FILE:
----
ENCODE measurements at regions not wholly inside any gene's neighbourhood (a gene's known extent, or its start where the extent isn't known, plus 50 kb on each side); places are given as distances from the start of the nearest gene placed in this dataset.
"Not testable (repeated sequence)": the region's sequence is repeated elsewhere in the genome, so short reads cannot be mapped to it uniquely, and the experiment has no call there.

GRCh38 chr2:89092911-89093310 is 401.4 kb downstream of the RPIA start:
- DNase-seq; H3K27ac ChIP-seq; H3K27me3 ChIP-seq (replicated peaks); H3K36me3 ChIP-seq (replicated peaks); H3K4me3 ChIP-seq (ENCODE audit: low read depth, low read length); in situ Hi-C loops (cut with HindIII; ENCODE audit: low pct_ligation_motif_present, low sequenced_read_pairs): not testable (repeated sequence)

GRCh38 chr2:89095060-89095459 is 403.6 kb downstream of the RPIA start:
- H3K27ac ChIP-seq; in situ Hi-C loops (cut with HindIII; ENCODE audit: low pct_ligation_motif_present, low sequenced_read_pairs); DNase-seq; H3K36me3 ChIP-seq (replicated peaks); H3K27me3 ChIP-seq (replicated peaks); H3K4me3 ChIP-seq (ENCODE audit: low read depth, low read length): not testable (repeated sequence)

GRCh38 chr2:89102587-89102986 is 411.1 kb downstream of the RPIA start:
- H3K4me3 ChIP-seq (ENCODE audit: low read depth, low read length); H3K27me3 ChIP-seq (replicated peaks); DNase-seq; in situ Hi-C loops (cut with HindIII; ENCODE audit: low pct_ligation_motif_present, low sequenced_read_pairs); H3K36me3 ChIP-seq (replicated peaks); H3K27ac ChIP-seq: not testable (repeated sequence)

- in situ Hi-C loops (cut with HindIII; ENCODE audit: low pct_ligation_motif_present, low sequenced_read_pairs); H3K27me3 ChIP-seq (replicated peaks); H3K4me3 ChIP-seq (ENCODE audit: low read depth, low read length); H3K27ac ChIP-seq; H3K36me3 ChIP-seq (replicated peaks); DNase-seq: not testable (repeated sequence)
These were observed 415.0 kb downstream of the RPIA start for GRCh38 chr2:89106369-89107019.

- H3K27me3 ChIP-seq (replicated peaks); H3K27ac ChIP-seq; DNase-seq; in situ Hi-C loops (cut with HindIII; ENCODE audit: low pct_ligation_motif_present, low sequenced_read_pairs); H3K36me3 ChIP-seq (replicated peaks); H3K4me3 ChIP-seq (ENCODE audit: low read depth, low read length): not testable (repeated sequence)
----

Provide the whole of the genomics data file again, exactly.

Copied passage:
ENCODE measurements at regions not wholly inside any gene's neighbourhood (a gene's known extent, or its start where the extent isn't known, plus 50 kb on each side); places are given as distances from the start of the nearest gene placed in this dataset.
"Not testable (repeated sequence)": the region's sequence is repeated elsewhere in the genome, so short reads cannot be mapped to it uniquely, and the experiment has no call there.

GRCh38 chr2:89092911-89093310 is 401.4 kb downstream of the RPIA start:
- DNase-seq; H3K27ac ChIP-seq; H3K27me3 ChIP-seq (replicated peaks); H3K36me3 ChIP-seq (replicated peaks); H3K4me3 ChIP-seq (ENCODE audit: low read depth, low read length); in situ Hi-C loops (cut with HindIII; ENCODE audit: low pct_ligation_motif_present, low sequenced_read_pairs): not testable (repeated sequence)

GRCh38 chr2:89095060-89095459 is 403.6 kb downstream of the RPIA start:
- H3K27ac ChIP-seq; in situ Hi-C loops (cut with HindIII; ENCODE audit: low pct_ligation_motif_present, low sequenced_read_pairs); DNase-seq; H3K36me3 ChIP-seq (replicated peaks); H3K27me3 ChIP-seq (replicated peaks); H3K4me3 ChIP-seq (ENCODE audit: low read depth, low read length): not testable (repeated sequence)

GRCh38 chr2:89102587-89102986 is 411.1 kb downstream of the RPIA start:
- H3K4me3 ChIP-seq (ENCODE audit: low read depth, low read length); H3K27me3 ChIP-seq (replicated peaks); DNase-seq; in situ Hi-C loops (cut with HindIII; ENCODE audit: low pct_ligation_motif_present, low sequenced_read_pairs); H3K36me3 ChIP-seq (replicated peaks); H3K27ac ChIP-seq: not testable (repeated sequence)

- in situ Hi-C loops (cut with HindIII; ENCODE audit: low pct_ligation_motif_present, low sequenced_read_pairs); H3K27me3 ChIP-seq (replicated peaks); H3K4me3 ChIP-seq (ENCODE audit: low read depth, low read length); H3K27ac ChIP-seq; H3K36me3 ChIP-seq (replicated peaks); DNase-seq: not testable (repeated sequence)
These were observed 415.0 kb downstream of the RPIA start for GRCh38 chr2:89106369-89107019.

- H3K27me3 ChIP-seq (replicated peaks); H3K27ac ChIP-seq; DNase-seq; in situ Hi-C loops (cut with HindIII; ENCODE audit: low pct_ligation_motif_present, low sequenced_read_pairs); H3K36me3 ChIP-seq (replicated peaks); H3K4me3 ChIP-seq (ENCODE audit: low read depth, low read length): not testable (repeated sequence)